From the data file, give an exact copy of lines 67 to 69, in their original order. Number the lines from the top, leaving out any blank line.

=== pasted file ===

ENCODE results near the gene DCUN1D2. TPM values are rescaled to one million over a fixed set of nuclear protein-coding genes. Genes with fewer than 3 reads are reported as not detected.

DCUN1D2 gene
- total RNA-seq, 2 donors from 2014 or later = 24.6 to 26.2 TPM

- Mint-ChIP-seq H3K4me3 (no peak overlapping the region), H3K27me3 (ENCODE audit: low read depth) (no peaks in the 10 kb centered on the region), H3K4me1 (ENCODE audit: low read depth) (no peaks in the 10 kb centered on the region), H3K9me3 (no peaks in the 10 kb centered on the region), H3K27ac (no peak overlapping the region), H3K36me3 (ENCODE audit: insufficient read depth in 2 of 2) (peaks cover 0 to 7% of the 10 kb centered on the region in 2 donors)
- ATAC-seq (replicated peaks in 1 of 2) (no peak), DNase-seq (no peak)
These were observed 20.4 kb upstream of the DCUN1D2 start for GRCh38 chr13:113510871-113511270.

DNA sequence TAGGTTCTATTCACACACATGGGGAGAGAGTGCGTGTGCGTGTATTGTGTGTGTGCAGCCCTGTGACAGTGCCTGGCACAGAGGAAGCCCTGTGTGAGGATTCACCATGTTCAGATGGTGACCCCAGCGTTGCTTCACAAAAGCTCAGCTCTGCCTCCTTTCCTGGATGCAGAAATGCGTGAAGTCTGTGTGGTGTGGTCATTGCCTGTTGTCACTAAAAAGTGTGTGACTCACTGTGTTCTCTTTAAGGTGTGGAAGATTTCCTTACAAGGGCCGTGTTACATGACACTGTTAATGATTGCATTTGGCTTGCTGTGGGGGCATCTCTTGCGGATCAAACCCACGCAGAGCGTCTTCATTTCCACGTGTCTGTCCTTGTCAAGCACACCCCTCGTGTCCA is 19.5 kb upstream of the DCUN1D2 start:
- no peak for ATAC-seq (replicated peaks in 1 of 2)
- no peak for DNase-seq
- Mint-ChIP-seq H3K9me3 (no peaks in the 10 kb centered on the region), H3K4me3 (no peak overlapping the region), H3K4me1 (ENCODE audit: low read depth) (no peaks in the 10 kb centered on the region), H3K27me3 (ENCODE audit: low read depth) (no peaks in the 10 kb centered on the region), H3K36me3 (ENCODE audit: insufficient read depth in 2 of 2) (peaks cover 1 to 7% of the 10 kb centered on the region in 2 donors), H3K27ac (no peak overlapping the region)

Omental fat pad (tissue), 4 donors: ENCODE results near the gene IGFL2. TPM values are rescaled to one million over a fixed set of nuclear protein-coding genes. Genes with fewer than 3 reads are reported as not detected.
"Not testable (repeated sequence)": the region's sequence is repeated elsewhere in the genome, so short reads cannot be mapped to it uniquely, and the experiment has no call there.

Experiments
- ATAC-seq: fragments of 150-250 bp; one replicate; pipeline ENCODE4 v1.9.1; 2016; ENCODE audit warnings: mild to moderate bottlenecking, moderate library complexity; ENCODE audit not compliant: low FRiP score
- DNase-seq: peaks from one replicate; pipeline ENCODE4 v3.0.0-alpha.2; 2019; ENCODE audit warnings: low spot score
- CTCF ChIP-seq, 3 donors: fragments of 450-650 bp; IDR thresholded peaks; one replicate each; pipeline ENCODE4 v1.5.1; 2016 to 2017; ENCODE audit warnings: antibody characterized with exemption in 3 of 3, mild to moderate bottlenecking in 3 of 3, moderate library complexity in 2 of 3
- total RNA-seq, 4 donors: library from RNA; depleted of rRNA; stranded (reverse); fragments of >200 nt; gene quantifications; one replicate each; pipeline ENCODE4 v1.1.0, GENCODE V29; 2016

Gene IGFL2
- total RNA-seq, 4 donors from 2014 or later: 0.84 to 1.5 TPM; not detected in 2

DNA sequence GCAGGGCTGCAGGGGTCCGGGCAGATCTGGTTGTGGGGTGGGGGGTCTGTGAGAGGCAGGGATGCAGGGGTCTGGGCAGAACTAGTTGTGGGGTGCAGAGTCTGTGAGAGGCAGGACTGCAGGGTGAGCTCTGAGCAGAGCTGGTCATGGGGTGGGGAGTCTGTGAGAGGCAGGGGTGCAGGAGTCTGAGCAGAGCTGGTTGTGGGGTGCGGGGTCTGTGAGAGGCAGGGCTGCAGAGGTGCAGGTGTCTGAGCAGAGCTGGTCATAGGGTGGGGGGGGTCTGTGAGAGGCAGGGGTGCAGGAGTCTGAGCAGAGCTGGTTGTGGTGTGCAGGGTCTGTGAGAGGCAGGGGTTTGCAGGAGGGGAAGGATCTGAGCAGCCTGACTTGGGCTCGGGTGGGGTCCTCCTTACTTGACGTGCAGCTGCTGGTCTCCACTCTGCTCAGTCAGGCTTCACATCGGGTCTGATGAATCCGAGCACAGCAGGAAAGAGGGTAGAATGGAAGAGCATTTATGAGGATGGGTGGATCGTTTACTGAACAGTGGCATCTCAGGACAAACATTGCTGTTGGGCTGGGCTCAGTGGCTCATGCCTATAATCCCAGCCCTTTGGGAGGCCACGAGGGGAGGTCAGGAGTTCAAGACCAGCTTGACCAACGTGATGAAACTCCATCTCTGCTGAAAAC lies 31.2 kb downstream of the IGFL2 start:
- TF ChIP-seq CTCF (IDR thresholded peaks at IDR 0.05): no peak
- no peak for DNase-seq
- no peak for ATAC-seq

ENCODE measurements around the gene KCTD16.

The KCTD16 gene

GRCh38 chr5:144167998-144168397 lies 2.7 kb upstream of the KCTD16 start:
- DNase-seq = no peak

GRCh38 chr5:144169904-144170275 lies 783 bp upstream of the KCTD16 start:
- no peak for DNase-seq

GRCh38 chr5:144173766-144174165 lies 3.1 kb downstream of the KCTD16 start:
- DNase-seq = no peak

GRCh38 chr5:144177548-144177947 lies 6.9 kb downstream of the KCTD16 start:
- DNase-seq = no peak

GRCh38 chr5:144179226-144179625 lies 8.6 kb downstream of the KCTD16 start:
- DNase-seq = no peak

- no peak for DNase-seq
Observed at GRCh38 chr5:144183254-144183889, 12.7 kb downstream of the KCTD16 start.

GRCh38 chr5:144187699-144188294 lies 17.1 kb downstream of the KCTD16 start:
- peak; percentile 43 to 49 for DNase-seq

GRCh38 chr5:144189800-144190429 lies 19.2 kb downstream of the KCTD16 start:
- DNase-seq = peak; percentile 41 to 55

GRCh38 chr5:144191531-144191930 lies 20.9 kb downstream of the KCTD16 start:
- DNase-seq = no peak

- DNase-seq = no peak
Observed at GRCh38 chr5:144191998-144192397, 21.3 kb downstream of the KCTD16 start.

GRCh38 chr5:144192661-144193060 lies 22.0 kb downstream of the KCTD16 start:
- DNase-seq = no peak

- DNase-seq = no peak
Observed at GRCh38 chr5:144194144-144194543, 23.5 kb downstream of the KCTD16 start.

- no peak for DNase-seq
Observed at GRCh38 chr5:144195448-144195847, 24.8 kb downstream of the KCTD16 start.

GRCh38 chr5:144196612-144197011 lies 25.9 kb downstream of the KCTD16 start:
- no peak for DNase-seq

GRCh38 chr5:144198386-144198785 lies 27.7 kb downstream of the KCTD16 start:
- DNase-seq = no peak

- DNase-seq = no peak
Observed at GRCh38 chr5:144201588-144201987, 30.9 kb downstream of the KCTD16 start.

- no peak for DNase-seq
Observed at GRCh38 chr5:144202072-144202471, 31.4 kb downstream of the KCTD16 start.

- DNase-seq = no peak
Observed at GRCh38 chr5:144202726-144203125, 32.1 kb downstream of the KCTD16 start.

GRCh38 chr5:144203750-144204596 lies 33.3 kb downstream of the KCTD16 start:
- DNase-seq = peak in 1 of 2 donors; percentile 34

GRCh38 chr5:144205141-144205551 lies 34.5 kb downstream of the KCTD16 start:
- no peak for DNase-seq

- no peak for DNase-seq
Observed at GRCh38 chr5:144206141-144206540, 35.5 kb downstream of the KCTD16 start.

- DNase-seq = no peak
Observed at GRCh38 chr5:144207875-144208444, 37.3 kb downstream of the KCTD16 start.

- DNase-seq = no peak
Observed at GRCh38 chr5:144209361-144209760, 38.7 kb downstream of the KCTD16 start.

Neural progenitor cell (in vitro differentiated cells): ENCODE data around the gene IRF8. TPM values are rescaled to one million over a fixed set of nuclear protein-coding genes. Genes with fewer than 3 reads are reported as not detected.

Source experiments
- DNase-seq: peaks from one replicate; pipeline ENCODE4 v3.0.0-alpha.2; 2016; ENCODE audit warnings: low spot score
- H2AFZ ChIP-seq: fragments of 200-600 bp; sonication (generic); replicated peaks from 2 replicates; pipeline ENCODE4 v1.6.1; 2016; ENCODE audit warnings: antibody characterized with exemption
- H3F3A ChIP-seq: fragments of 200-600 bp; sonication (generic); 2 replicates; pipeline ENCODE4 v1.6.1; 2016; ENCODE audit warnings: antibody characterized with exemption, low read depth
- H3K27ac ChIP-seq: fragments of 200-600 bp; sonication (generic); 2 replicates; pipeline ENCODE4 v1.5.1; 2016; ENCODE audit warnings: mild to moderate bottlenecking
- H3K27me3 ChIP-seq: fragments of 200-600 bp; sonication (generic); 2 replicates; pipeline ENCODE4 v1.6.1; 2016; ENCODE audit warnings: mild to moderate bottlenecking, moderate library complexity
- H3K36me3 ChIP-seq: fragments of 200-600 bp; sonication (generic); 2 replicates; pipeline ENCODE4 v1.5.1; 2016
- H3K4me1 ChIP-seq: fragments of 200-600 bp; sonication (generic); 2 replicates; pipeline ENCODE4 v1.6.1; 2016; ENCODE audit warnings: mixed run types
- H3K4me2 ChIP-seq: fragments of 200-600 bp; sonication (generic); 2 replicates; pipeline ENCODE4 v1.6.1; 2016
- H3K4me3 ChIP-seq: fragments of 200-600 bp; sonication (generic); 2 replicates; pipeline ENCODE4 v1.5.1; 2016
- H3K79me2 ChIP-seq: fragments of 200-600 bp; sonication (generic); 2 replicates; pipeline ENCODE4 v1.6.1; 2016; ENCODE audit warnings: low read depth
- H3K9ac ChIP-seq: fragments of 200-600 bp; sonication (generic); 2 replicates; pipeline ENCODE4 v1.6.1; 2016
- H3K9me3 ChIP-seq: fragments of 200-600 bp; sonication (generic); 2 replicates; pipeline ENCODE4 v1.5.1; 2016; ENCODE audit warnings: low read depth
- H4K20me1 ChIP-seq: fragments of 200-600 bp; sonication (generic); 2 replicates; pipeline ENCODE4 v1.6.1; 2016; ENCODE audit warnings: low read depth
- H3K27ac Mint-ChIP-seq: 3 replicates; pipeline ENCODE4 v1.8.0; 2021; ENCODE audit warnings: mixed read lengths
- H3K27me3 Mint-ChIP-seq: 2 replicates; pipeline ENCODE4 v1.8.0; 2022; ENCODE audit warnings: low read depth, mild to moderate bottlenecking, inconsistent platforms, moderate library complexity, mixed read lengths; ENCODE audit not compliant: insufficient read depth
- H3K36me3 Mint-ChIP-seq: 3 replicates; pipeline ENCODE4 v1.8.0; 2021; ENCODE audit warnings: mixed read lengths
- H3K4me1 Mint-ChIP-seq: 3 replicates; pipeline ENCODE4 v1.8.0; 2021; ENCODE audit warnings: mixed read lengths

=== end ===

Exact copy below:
Observed at GRCh38 chr5:144206141-144206540, 35.5 kb downstream of the KCTD16 start.

- DNase-seq = no peak
Observed at GRCh38 chr5:144207875-144208444, 37.3 kb downstream of the KCTD16 start.